BLOGTABLE: Should the Pelicans break the bank to re-sign Cousins?
NBA.com Global on Apr 26, 2018 08:17 AM
MINNEAPOLIS, MN - JANUARY 6: DeMarcus Cousins #0 of the New Orleans Pelicans shoots the ball against the Minnesota Timberwolves on January 6, 2018 at Target Center in Minneapolis, Minnesota. (Photo by David Sherman/NBAE via Getty Images)
Should the Pelicans break the bank for free agent DeMarcus Cousins this summer, or let him walk away?
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Steve Aschburner: Let him walk. The team didn’t sag as expected after Cousins went down. Anthony Davis enhanced his case for MVP consideration. And unless coach Alvin Gentry saw things that convinced him the updated Twin Towers approach isn’t just viable but dominant in the modern NBA, there are better ways for New Orleans to spend its money ... presumably. That’s the kicker here, that the Pelicans have to commit most or all of what they’d push toward Cousins to improving the roster in other ways. Just pocketing the dough isn’t acceptable.
Shaun Powell: How about "neither?" New Orleans has played well without him and yet ... I wouldn't break the bank for him and I wouldn't let him walk away. The market dictates everything and I'd play to the market for Cousins, which is in the Pelicans' favor. Few teams have the money under the cap (not counting the rebuilding teams like the Orlando Magic, who probably wouldn't want him) to break the bank for him, and of those teams, it's fair to say some wouldn't want him because of his injury and/or a perceived bad fit in today's system. If another team is willing to give him the four-year max, I shake his hand and let him walk. Something in the range of three years and $60 million sounds reasonable and safe for New Orleans.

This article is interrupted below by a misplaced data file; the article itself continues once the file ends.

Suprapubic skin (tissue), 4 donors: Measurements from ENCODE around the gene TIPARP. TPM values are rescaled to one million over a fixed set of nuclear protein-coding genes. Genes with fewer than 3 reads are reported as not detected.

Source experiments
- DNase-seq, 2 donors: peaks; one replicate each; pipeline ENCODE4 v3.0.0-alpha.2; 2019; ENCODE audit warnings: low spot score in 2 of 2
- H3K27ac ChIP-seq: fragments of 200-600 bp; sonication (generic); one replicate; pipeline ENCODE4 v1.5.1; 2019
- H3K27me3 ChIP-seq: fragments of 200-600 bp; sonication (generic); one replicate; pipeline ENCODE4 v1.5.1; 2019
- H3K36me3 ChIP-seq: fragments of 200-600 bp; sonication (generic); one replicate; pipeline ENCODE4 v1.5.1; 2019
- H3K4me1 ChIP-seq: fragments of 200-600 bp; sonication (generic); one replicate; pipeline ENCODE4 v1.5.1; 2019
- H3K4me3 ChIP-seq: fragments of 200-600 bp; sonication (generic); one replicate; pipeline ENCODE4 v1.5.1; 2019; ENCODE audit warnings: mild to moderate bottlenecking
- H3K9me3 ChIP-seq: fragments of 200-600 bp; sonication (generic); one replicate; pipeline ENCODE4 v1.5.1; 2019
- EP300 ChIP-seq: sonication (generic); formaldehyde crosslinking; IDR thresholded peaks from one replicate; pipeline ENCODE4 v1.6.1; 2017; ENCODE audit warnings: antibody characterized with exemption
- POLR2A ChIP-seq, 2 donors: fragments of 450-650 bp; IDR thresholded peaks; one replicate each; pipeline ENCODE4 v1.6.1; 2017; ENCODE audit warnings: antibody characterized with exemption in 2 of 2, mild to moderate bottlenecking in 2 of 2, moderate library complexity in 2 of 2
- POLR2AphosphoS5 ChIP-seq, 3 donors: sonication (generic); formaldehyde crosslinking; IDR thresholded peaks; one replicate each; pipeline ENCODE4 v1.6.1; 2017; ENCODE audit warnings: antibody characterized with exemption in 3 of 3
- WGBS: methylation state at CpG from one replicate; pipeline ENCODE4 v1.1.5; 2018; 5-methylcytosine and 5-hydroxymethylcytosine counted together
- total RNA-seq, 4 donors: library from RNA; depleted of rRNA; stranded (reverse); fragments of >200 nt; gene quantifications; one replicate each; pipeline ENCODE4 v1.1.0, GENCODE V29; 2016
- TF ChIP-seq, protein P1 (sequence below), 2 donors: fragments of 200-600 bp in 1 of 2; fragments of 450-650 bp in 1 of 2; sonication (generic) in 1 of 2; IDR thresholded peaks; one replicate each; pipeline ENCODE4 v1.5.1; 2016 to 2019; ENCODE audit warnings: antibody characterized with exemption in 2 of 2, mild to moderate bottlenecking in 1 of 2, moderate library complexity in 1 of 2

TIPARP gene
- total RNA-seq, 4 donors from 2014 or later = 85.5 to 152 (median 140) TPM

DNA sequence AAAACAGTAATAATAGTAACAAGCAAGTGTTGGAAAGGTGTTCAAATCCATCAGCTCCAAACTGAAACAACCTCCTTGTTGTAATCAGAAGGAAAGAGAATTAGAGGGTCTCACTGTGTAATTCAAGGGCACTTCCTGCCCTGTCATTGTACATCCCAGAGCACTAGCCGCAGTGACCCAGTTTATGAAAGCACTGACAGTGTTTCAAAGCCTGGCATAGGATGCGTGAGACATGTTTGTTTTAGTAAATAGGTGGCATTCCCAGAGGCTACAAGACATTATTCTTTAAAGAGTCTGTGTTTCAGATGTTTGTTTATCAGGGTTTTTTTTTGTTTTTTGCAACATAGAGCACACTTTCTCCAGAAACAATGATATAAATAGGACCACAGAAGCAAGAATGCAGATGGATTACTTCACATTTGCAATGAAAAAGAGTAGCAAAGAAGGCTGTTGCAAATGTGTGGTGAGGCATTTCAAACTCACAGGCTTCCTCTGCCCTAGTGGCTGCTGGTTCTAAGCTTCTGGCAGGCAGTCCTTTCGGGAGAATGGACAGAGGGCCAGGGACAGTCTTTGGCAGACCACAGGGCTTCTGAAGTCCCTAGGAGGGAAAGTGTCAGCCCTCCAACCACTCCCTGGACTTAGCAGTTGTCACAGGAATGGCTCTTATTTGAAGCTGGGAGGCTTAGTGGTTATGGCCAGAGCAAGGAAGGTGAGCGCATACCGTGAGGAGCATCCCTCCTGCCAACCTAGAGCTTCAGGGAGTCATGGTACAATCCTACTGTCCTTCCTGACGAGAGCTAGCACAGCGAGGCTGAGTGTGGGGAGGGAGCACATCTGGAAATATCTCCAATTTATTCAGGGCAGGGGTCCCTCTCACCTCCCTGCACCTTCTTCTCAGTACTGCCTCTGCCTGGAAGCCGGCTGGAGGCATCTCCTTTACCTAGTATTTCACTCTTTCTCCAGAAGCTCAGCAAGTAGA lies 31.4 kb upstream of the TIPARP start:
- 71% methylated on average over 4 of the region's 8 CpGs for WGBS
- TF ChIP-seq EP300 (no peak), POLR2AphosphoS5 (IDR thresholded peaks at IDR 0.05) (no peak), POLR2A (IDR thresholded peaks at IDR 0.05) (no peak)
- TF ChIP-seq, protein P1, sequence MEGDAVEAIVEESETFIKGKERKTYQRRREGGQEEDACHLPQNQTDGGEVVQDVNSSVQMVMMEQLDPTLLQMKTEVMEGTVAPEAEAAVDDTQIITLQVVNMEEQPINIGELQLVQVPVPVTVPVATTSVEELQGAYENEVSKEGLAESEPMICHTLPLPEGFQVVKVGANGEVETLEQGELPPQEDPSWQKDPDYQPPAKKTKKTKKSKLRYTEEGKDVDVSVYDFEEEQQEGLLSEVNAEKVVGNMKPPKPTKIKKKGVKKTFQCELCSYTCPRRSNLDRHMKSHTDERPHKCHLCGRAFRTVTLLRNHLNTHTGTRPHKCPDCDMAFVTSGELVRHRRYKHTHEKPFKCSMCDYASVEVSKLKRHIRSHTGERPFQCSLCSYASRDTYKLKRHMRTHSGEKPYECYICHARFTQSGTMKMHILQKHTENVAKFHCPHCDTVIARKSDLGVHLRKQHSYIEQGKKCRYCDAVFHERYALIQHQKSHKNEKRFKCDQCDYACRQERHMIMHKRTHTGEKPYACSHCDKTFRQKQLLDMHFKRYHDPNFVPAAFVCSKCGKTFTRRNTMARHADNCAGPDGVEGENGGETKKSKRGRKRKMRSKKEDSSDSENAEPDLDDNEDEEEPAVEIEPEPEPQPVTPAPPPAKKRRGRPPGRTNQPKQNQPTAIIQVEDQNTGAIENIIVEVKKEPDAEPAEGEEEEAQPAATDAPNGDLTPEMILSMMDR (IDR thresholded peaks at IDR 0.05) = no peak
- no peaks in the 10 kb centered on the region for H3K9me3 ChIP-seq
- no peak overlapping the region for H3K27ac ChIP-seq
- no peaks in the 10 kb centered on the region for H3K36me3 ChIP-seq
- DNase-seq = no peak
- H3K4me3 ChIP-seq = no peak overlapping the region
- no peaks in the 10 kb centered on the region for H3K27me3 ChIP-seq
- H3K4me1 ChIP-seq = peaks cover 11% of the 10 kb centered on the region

John Schuhmann: It would be nice to somehow thread the needle and do neither, but if those are the only two options, letting him walk away is the better one. We don't know how well or how quickly Cousins will recover from his Achilles injury, and the Pelicans have obviously found a successful formula without him, playing faster, spacing the floor, and playing top-five defense around Anthony Davis (mostly playing center). Davis has taken his game to a new level in the last three months and maybe he can apply that to a reunion with Cousins, but it would be preferable find more complementary pieces and not let a new Cousins contract kill whatever flexibility the Pelicans have going forward.
Sekou Smith: There is no way you let Cousins walk away after giving up all of the assets the Pelicans did to get him. This dilemma requires a rather simple solution, as far as I can tell. The Pelicans should come up with an incentive-laden deal for Cousins that makes it clear if he's comes back as good as ever from his Achilles injury, he'll be able to earn every penny he would have gotten if he'd never suffered that injury. The Pelicans don't have to break any banks that they weren't going to anyway to keep Cousins in the fold with Anthony Davis and Jrue Holiday. I know the way the Pelicans have performed in Cousins' absence might have changed some opinions about his value and whether or not he's critical to the franchise's long-term future and success. But not here. I think they are perennial playoff outfit with him in the fold, provided of course, he's able to come back from that Achilles injury.